To analyze the gender influence, correlation results in Table 4 were compared with those of a male population, published in our previous study [12] (Table 5). Those results include most of male subjects of the population used in this paper. Given that the difference is very small, we have preferred to use the already published tables with 241 subjects instead of publishing a slightly different one with 254 male subjects.

    Table 4. Statistically significant Spearman correlation between formant frequencies, bandwidths, and clinical variables on the female (n=129) population (for clarity, nonsignificant correlation values are omitted).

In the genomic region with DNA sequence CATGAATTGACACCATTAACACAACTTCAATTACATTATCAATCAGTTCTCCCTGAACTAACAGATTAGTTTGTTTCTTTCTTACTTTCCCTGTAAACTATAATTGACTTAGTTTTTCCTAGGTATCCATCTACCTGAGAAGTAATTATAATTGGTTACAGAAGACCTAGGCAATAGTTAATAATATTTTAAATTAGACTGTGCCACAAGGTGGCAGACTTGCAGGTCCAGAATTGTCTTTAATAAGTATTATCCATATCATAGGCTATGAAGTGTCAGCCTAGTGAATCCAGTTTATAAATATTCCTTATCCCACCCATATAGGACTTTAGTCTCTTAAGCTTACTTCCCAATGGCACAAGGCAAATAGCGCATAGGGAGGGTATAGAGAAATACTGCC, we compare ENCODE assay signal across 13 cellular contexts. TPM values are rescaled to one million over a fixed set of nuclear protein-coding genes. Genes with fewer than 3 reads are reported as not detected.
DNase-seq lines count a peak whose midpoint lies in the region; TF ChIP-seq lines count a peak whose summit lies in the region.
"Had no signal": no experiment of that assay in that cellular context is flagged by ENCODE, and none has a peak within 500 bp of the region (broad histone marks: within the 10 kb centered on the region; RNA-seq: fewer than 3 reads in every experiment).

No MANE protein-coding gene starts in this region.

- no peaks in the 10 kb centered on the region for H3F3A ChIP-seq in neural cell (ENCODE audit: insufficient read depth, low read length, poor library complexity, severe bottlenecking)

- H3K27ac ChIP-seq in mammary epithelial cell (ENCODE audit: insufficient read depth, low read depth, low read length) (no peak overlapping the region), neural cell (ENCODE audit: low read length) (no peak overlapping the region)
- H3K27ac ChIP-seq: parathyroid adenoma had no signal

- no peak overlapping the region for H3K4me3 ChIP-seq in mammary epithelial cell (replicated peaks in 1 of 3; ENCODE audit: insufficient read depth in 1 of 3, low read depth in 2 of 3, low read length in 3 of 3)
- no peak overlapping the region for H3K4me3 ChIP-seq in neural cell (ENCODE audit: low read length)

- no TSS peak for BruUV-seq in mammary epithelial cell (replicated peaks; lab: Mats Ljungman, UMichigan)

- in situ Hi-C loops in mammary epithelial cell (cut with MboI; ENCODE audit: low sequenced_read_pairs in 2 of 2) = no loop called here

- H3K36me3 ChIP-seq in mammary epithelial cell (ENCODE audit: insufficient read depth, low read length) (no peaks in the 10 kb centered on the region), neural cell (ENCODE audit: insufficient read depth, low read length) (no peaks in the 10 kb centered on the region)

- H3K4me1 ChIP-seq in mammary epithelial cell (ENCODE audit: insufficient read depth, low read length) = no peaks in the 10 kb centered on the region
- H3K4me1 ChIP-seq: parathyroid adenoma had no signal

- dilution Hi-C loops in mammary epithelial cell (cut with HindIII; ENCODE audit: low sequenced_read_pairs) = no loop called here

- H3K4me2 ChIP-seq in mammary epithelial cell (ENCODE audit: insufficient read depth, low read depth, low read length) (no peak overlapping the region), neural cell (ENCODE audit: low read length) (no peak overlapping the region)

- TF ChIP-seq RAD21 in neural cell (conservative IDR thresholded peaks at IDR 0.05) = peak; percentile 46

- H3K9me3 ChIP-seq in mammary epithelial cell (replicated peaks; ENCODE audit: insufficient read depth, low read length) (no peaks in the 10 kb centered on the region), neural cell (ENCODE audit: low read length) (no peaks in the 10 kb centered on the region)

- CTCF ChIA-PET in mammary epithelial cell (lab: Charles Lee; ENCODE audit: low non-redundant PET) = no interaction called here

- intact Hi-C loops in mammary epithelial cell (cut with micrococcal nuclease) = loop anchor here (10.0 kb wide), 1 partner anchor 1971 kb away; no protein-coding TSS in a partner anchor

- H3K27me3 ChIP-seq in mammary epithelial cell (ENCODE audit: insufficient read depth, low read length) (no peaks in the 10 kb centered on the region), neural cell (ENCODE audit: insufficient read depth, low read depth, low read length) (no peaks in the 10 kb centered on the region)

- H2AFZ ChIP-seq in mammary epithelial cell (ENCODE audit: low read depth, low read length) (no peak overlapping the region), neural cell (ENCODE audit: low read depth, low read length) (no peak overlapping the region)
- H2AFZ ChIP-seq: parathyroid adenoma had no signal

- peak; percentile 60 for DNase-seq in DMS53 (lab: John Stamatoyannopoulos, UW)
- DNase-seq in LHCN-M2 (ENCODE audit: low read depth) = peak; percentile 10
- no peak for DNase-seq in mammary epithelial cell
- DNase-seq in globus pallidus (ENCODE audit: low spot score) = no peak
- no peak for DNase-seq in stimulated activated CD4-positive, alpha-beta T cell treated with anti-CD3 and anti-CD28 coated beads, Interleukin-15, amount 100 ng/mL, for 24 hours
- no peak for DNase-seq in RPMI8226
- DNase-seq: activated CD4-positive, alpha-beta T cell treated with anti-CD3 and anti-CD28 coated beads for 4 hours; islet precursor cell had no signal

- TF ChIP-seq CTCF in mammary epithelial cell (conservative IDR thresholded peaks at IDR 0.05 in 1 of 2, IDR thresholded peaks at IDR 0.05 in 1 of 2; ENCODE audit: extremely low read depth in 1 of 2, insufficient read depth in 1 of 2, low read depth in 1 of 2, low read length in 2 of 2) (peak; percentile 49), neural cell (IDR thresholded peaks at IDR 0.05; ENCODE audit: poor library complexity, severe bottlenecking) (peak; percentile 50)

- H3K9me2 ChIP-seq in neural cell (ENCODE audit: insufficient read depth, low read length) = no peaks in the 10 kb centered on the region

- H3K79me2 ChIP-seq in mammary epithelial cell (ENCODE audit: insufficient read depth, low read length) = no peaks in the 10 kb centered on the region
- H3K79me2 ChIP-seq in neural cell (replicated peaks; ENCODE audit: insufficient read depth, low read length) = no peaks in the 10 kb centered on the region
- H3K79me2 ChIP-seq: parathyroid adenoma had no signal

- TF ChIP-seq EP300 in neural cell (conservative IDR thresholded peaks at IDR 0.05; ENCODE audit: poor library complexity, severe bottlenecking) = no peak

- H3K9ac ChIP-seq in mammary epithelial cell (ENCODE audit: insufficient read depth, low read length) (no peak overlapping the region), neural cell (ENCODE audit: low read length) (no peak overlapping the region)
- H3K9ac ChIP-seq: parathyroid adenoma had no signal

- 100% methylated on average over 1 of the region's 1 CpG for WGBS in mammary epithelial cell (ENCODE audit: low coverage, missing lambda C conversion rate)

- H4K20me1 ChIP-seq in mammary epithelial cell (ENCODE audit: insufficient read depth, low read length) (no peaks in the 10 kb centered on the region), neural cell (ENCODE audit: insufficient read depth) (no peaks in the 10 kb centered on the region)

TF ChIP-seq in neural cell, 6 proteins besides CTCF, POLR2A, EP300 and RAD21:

View this table

    According to Table 5, contrary to the results for the female population, only bandwidths present correlation with AHI—BW2/a/ (r=.13, P=.05) and BW3/e/ (r=−.17, P=.01)—but formants do not. The overall results of speech features show that negative correlation coefficients are common between formants, bandwidths, and age. Furthermore, generally those values are smaller (weak at Fowler scale) in both genders.

    This finding on the female population showed that 2 of the 3 formant frequencies correlated with AHI also have significant correlation with age (F1/a/ and F2/e/), which leads us to think that age may cause indirect influence on a relationship between formant frequencies and AHI. Similarly, in male population, BW3/e/ is also correlated with weight and BMI, which may indicate an indirect correlation with AHI.

    To analyze in detail the influence of each clinical variable on correlation between speech features and OSA, a general review is provided for both genders.